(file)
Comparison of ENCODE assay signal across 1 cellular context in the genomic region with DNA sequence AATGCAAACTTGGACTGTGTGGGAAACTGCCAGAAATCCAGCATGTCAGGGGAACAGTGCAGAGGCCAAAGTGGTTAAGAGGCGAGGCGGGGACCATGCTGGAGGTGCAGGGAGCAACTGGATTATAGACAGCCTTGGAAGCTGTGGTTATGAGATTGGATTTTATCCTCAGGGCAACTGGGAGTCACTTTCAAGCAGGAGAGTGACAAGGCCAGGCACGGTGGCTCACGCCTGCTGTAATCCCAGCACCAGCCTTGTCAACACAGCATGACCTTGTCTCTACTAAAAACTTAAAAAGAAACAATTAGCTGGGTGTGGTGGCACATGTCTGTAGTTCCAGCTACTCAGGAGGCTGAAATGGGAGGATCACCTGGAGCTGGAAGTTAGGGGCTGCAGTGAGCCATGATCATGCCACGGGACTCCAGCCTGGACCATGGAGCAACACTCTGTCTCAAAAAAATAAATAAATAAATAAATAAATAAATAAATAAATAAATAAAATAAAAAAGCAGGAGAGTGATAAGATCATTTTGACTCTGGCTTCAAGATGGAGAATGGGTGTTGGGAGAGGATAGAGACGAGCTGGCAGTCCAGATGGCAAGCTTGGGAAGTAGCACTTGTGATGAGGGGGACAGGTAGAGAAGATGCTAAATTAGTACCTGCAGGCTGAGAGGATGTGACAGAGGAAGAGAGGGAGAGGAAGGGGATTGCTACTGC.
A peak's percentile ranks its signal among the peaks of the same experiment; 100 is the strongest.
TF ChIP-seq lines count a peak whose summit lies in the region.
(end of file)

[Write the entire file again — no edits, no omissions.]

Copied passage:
Comparison of ENCODE assay signal across 1 cellular context in the genomic region with DNA sequence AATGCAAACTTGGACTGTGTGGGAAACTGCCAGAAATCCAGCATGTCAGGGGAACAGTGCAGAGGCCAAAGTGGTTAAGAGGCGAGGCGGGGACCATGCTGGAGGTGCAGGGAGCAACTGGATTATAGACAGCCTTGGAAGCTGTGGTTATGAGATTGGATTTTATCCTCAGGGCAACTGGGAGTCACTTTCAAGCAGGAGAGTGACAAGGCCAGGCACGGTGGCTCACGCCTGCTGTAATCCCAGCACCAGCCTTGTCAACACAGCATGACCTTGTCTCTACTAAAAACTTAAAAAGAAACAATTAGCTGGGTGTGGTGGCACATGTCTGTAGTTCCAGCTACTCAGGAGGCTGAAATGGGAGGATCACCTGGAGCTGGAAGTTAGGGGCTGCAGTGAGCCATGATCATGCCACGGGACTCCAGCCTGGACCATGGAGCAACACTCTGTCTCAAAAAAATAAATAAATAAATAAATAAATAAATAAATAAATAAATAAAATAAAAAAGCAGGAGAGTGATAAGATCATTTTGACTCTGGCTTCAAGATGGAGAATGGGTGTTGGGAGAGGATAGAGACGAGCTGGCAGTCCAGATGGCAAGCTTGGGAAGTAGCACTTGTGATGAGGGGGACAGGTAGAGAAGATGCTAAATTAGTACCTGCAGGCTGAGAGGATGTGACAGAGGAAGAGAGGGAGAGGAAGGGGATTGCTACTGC.
A peak's percentile ranks its signal among the peaks of the same experiment; 100 is the strongest.
TF ChIP-seq lines count a peak whose summit lies in the region.